Malcolm X could not establish a strong organization based on orthodox Islam in the months of 1964 and 1965 before he was assassinated in February of 1965. The teachings of Hon. Elijah Muhammad resonated powerfully with the Messenger’s followers, even though they seemed outlandish to many outside of the NOI. Malcolm was a great man, my hero, but it was Elijah’s message and organization which had brought Malcolm from prison to international fame.

Charles X Eagan was Ismail Shabazz’s leader, idol, and guru. When the ruling PUP began to bring pressure on me personally in early 1970, Justice’s influence upon me grew to the point where the UBAD movement, of which I was president and Shabazz was secretary/treasurer, became more Justice’s movement than mine. Then, Justice went to jail in January of 1971, and things changed.

I ended Tuesday’s column with a comment which may seem strange. Referring to Justice and Shabazz, I wrote: “So the story of what happened after I met these men in late 1968/early 1969 should help to clarify for you, hopefully soon, some of the circumstances and history of the Malcolm assassination in 1965.” My comment may have been ambitious, or imprecise. I don’t know.

I think what I have tried to do in this column today is give you some idea of the power within the teachings of Hon. Elijah Muhammad, and give you a sense of how much Justice and Shabazz influenced UBAD.

On the face of it, Malcolm X was too great to fall so easily. But those of us on the outside did not realize how impressive Hon. Elijah Muhammad’s Nation of Islam was during the Messenger’s lifetime. When Malcolm went against Elijah, Malcolm became vulnerable. The white power structure may have been more afraid of Malcolm than they were of Elijah, because Malcolm’s rhetoric was beginning to reach the wider United States population, and indeed the world. But it may be argued that Elijah, ultimately, was the greater man, because his organizational footprint has been more lasting and impactive. That is why Minister Louis Farrakhan felt he had to revive Hon. Elijah’s teachings after Wallace Deen went orthodox. And that’s a story in itself of great significance. Some other time, Inshallah.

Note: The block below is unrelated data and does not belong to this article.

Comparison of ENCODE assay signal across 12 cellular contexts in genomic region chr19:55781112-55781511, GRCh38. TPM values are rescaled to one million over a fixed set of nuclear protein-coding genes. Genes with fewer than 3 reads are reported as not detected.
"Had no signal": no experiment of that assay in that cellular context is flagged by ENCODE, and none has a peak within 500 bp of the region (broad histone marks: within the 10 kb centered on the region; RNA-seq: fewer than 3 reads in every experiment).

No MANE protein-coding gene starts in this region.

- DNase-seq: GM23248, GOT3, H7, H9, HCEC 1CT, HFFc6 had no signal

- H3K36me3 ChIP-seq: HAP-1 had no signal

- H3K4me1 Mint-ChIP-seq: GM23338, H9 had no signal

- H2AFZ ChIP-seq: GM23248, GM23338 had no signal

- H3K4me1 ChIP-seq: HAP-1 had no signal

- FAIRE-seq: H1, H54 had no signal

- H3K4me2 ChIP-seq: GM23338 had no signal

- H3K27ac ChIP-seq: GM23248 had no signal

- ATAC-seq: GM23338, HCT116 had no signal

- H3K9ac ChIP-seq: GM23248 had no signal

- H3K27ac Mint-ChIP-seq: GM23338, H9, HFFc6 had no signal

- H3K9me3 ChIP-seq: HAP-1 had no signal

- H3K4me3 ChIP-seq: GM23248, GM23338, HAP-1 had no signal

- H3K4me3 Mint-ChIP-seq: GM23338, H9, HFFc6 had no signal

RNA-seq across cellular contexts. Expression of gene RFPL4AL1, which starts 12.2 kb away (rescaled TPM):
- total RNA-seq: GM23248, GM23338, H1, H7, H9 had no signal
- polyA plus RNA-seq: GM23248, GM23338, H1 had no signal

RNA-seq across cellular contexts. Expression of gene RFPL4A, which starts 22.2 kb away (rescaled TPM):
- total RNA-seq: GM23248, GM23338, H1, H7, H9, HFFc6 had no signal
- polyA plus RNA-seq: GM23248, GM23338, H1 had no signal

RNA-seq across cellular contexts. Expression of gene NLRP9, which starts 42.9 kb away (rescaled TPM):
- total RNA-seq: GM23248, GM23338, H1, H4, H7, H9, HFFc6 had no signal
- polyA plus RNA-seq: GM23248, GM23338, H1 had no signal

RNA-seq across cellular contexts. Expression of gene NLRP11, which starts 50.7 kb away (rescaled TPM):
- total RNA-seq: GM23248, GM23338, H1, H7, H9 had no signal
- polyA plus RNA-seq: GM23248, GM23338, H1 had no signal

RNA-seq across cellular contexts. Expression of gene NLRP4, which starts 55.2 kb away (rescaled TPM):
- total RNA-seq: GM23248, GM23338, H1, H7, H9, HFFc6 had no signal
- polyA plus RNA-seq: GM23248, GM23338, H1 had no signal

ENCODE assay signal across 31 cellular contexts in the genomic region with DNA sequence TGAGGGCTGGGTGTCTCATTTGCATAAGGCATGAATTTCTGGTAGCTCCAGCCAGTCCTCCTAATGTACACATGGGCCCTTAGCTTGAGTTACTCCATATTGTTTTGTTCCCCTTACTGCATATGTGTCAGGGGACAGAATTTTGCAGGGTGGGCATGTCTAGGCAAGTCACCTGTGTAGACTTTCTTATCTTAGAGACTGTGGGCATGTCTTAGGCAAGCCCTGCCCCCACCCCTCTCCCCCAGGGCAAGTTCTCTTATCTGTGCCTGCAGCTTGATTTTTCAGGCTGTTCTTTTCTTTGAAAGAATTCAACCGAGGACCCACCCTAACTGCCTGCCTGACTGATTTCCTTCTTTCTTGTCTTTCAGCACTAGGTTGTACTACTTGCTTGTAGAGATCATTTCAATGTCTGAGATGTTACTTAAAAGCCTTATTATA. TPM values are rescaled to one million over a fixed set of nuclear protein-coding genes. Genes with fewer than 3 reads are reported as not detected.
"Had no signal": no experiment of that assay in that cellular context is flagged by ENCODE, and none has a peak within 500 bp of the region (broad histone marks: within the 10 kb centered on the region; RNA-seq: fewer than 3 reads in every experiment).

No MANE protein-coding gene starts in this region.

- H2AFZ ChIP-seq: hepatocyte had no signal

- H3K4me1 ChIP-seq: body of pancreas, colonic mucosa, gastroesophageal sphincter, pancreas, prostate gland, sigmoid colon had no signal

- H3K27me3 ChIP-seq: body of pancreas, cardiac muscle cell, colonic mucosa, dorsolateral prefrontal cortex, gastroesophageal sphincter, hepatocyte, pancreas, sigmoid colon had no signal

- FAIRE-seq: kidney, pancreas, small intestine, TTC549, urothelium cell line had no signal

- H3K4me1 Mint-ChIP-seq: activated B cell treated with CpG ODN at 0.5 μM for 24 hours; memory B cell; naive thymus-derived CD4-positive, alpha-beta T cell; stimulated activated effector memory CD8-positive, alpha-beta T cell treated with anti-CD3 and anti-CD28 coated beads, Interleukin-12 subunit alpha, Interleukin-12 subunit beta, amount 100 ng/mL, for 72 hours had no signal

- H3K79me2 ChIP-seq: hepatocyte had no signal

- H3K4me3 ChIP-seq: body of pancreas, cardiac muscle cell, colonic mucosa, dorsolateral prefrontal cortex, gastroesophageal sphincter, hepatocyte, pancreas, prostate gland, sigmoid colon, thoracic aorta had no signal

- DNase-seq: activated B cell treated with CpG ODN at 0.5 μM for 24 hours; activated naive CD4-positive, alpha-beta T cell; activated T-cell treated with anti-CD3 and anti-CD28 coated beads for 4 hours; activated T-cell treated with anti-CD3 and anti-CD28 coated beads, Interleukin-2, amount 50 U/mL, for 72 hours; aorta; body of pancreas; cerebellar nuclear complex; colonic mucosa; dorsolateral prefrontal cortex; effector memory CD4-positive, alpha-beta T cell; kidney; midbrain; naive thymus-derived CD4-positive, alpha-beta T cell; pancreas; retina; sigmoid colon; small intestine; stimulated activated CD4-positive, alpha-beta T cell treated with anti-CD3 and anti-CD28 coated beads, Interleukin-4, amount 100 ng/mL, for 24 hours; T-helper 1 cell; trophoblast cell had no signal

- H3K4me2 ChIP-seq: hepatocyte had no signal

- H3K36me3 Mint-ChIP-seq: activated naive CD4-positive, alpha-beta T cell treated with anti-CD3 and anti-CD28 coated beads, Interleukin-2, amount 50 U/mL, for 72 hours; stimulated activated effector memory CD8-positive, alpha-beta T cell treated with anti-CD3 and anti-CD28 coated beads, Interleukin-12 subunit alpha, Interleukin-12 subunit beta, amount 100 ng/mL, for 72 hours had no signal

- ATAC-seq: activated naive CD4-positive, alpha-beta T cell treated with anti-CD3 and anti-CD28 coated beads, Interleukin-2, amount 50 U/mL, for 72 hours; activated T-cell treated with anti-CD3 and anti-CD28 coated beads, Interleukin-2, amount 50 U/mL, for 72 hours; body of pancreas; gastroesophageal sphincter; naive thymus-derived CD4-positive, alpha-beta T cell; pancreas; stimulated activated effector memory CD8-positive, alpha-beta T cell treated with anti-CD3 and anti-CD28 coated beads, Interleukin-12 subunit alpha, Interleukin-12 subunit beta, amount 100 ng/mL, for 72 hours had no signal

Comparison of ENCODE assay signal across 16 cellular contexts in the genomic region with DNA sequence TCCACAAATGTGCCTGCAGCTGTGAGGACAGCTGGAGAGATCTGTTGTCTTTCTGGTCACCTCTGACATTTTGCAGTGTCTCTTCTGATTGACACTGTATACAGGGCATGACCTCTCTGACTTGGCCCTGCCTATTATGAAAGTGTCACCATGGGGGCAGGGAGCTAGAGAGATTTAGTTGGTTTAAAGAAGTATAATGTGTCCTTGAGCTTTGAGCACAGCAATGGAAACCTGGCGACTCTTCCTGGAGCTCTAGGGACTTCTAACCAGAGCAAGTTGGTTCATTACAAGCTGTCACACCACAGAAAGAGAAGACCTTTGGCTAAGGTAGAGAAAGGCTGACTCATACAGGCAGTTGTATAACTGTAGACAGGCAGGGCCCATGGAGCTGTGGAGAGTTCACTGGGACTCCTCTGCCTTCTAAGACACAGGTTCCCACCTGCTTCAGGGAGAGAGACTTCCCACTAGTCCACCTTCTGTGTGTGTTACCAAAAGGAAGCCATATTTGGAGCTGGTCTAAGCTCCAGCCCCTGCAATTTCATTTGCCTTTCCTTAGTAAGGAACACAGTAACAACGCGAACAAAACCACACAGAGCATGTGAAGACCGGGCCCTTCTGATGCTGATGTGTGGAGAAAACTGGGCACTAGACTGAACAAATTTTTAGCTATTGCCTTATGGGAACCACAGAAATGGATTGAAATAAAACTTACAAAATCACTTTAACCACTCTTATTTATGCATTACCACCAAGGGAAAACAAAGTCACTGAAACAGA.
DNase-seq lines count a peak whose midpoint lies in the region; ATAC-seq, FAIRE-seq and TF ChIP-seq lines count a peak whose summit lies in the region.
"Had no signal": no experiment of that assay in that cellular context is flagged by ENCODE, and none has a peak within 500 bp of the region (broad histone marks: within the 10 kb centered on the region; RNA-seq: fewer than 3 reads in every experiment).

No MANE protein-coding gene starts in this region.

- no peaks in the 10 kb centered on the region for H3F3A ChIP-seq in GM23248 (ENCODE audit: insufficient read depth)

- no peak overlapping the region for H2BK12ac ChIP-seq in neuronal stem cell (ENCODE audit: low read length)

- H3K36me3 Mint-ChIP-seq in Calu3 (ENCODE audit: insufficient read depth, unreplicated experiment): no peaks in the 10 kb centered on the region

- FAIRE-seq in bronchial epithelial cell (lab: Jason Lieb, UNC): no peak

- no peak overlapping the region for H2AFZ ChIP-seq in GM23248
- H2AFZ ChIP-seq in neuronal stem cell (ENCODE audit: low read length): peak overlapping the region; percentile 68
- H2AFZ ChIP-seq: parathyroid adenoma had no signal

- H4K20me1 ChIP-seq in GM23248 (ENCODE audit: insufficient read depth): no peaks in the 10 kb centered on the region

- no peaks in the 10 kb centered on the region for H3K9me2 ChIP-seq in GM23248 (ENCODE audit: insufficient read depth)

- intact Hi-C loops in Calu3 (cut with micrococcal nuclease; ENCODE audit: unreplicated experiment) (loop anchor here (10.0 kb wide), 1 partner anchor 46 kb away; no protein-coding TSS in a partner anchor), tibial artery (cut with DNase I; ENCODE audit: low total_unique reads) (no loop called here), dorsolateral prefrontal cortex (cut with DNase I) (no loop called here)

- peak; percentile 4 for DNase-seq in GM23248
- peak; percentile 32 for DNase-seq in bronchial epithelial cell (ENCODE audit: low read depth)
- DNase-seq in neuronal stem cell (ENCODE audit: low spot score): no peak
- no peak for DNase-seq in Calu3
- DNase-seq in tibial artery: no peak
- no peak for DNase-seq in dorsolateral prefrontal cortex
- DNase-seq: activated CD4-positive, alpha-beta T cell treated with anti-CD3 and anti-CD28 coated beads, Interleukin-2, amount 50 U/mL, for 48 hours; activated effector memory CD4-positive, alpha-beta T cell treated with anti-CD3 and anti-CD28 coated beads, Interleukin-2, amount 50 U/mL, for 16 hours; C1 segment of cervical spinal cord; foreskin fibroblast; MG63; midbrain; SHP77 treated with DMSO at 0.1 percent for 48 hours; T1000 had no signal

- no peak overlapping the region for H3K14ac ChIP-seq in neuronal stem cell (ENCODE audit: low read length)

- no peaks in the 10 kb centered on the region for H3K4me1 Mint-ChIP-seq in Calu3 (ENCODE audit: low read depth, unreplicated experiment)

P.S. On leafing through North Amerikkkan Blues on Wednesday morning, I realized that I had read Malcolm X’s autobiography in the winter of 1968, not the winter of 1967 as I had written in the midweek column. The correction is important, because it means that when I visited home for the first time in two years in the summer of 1967, I was not equipped with all the knowledge and insight which Malcolm’s autobiography would later give me.